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Fetal inheritance of chromosomally integrated human herpesvirus 6 predisposes the mother to pre-eclampsia


Pre-eclampsia (typically characterized by new-onset hypertension and proteinuria in the second half of pregnancy) represents a major determinant of the global burden of disease1,2. Its pathophysiology involves placental dysfunction, but the mechanism is unclear. Viral infection can cause organ dysfunction, but its role in placentally related disorders of human pregnancy is unknown3. We addressed this using RNA sequencing metagenomics4,5,6 of placental samples from normal and complicated pregnancies. Here, we show that human herpesvirus 6 (HHV-6, A or B) RNA was detected in 6.1% of cases of pre-eclampsia and 2.2% of other pregnancies. Fetal genotyping demonstrated that 70% of samples with HHV-6 RNA in the placenta exhibited inherited, chromosomally integrated HHV-6 (iciHHV-6). We genotyped 467 pre-eclampsia cases and 3,854 controls and found an excess of iciHHV-6 in the cases (odds ratio of 2.8, 95% confidence intervals of 1.4–5.6, P = 0.008). We validated this finding by comparing iciHHV-6 in a further 740 cases with controls from large-scale population studies (odds ratio of 2.5, 95% confidence intervals of 1.4–4.4, P = 0.0013). We conclude that iciHHV-6 results in the transcription of viral RNA in the human placenta and predisposes the mother to pre-eclampsia.

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Fig. 1: SNP analysis of HHV-6B genome sequenced in fetal and parental samples.
Fig. 2: Fetal inheritance of ciHHV-6 and the risk of pre-eclampsia.

Data availability

The sequencing data have been deposited in the European Genome-phenome Archive (EGA) with the following accession numbers: EGAD00001003457 (RNA-seq controls), EGAD00001003507 (RNA-seq FGR cases), EGAD00001003508 (RNA-seq pre-eclampsia cases), EGAD00001004197 (metagenomics) and EGAD00001004592 (SureSelect).

Code availability

Custom scripts for the bioinformatics analyses are available at


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We are grateful to the following: the participants of the POP, case–control and GOPEC studies; L. Bibby, S. Ranawaka, K. Holmes, J. Gill, C. L. Soh and R. Millar for technical assistance; the UCL Pathogen Genomics Unit; the Sanger Institute core sequencing facility and the Pathogen Informatics team. This work was supported by the Women’s Health theme of the NIHR Cambridge Biomedical Research Centre, the Medical Research Council (MR/K021133/1 to G.C.S.S., D.S.C.-J., J.P. and S.J.P. and G1100221 to G.C.S.S. and D.S.C.-J.) and the UCL/UCLH NIHR Biomedical Research Centre (to J.B. and C.V.). S.L., M.C.d.G., J.D., S.J.P., J.P., D.S.C.-J. and G.C.S.S. received grants from the Medical Research Council (UK); F.G., U.S., S.G., E.C., D.S.C.-J. and G.C.S.S. received grants from the National Institute for Health Research (UK); U.S. received grants from the Stillbirth & Neonatal Death Society (Sands); and J.P. received grants from the Wellcome Trust and grants from Pfizer.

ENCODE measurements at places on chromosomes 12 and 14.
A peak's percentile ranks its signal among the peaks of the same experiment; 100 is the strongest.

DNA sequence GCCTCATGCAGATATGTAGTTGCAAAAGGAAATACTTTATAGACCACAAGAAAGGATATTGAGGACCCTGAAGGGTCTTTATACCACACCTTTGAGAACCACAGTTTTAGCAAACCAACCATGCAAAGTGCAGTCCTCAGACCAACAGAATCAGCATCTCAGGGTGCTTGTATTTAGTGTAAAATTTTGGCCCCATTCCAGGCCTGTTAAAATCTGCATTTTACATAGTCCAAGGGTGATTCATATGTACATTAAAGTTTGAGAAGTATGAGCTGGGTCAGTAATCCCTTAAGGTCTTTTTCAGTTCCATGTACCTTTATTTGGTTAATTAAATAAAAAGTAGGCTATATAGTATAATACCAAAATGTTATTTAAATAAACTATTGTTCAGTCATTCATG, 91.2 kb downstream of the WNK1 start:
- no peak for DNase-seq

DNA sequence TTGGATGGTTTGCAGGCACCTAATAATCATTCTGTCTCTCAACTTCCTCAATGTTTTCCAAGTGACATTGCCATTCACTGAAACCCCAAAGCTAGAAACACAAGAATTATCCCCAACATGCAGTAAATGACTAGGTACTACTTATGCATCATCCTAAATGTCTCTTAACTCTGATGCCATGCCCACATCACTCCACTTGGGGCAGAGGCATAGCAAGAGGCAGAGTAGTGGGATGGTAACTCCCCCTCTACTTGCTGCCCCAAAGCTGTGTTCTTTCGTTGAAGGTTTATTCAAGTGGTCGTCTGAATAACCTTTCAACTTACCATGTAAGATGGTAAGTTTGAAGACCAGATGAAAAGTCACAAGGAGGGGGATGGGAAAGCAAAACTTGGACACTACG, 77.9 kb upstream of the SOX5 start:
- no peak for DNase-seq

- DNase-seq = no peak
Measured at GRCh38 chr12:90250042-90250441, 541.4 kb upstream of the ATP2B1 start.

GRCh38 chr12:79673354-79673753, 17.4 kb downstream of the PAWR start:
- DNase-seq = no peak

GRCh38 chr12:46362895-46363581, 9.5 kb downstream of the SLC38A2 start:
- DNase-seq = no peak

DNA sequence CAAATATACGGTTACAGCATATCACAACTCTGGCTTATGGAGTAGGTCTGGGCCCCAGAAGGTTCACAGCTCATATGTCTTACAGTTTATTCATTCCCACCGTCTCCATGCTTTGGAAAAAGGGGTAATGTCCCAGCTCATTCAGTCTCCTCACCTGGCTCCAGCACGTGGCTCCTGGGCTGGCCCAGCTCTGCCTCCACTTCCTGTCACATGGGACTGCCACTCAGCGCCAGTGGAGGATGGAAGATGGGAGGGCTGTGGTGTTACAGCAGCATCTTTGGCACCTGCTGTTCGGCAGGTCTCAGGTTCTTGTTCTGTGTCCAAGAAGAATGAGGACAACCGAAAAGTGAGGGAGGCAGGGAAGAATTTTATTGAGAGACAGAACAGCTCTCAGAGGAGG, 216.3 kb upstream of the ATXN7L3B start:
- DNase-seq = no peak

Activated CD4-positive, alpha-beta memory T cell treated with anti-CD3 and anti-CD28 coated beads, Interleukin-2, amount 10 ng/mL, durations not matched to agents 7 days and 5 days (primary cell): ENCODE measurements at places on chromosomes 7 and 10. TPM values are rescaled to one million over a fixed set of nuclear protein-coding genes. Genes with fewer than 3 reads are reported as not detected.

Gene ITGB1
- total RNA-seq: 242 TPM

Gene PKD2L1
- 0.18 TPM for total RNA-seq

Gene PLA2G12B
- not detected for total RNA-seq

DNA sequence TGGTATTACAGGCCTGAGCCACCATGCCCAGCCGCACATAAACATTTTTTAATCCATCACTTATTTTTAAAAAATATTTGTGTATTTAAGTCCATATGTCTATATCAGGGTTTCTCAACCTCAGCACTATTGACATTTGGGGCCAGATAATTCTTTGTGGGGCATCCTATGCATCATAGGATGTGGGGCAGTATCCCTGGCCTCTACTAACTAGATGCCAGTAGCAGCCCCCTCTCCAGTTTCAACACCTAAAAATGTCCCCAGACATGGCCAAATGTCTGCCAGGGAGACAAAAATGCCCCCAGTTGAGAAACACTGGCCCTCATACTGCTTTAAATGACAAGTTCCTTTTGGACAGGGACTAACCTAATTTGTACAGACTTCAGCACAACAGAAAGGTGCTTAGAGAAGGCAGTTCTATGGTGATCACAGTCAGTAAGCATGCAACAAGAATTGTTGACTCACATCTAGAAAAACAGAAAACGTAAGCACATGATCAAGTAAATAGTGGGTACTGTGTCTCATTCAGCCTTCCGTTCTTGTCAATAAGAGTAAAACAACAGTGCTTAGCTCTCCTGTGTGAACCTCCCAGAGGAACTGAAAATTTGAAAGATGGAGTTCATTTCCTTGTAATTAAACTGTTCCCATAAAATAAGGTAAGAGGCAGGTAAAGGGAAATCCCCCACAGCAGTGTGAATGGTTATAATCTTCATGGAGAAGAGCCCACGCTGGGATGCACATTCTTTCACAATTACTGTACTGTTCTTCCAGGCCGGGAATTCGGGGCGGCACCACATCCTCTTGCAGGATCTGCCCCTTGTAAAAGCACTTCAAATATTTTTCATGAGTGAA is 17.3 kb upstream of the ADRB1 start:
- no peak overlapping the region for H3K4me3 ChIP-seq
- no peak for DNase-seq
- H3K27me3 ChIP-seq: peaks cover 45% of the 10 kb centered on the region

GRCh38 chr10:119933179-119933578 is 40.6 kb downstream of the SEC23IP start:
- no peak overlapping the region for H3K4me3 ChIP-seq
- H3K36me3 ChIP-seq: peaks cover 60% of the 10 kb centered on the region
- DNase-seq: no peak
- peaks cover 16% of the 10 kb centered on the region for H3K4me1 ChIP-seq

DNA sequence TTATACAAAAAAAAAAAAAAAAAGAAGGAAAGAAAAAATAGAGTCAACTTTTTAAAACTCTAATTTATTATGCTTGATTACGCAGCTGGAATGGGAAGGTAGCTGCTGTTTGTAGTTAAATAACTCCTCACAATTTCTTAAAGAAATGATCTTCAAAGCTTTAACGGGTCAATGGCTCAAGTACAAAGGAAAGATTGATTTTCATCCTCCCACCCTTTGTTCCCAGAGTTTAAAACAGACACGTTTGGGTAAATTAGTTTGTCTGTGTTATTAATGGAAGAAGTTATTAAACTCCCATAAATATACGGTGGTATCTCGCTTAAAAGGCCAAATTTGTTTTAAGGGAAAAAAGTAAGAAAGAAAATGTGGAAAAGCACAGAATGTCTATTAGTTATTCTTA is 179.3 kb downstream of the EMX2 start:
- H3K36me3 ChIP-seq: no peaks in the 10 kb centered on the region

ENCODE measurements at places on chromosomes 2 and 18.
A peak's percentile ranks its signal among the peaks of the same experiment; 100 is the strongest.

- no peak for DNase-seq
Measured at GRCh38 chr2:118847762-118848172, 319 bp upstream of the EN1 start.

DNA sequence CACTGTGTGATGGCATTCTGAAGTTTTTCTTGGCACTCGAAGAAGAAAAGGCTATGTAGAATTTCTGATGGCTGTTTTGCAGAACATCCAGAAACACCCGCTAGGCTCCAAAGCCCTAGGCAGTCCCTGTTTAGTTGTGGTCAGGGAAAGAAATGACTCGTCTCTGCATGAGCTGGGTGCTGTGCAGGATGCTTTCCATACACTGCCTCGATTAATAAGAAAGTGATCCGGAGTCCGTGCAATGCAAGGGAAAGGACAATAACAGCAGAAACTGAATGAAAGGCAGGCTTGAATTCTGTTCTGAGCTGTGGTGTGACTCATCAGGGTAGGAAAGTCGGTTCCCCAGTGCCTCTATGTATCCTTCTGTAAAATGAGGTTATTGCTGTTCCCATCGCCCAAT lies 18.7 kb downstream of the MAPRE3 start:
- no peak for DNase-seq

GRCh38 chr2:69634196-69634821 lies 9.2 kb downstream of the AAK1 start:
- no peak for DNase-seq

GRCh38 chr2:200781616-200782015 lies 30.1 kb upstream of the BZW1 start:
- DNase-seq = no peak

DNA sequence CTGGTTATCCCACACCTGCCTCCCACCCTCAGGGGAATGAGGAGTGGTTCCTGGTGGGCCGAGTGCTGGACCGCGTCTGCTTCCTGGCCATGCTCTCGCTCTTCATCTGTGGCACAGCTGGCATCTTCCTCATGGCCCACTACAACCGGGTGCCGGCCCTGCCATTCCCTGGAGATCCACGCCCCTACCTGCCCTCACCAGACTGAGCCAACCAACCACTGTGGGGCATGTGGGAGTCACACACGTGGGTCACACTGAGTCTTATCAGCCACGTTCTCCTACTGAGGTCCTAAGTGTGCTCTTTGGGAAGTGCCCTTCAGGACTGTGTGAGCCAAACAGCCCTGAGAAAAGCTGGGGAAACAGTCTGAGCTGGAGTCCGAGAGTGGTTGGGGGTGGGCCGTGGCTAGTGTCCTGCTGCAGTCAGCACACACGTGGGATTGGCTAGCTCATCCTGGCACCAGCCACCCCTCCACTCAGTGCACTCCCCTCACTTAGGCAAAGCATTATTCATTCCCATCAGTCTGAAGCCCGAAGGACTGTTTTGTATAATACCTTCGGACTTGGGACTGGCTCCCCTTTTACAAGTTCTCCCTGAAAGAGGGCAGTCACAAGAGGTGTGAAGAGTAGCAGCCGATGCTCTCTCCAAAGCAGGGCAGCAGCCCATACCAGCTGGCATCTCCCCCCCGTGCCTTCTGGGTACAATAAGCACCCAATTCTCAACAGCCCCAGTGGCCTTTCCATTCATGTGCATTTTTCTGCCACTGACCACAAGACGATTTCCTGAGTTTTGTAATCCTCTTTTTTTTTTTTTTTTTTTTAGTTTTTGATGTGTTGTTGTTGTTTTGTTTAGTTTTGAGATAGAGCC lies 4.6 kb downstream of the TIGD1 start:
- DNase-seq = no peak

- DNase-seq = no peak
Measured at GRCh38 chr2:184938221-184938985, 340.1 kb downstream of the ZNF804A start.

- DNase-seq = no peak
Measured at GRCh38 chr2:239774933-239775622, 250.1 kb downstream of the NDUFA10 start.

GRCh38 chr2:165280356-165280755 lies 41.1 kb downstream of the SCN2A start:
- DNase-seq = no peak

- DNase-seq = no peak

Author information




G.C.S.S. had the original idea. G.C.S.S., D.S.C.-J., J.B., J.P. and S.J.P. supervised the study. G.C.S.S., D.S.C.-J., J.B., J.P., S.J.P., F.G., S.L. and M.C.d.G. designed the experiments. F.G. and J.D. performed the RNA-seq experiments. F.G. and E.C. performed the cord and parental DNA genotyping experiments. F.G. analysed the placental RNA samples by RT–qPCR. S.L. performed the qPCR experiments on placental DNA samples and the DNA-seq experiments. M.C.d.G., S.G. and C.V. analysed the RNA-seq and DNA-seq data. U.S. performed statistical analyses. A.M. and A.S. provided samples and clinical information for the case–control study. C.D. and W.K.L. provided samples and clinical information for the GOPEC study. All authors reviewed the paper prior to submission.

Corresponding author

Correspondence to Gordon C. S. Smith.

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Competing interests

J.D. reports being an employee of GlaxoSmithKline and A.S. reports being an employee of Robinson College (Cambridge, UK). J.P. reports personal fees from Next Gen Diagnostics Llc., outside the submitted work; S.J.P. reports personal fees from Specific and personal fees from Next Gen Diagnostics, outside the submitted work; D.S.C.-J. reports grants from GlaxoSmithKline Research and Development Limited, outside the submitted work; G.C.S.S. reports grants and personal fees from GlaxoSmithKline Research and Development Limited, personal fees and non-financial support from Roche Diagnostics Ltd, outside the submitted work; D.S.C.-J. and G.C.S.S. report grants from Sera Prognostics Inc. and non-financial support from Illumina Inc., outside the submitted work. A.M., W.K.L., C.D., C.V. and J.B. have nothing to disclose.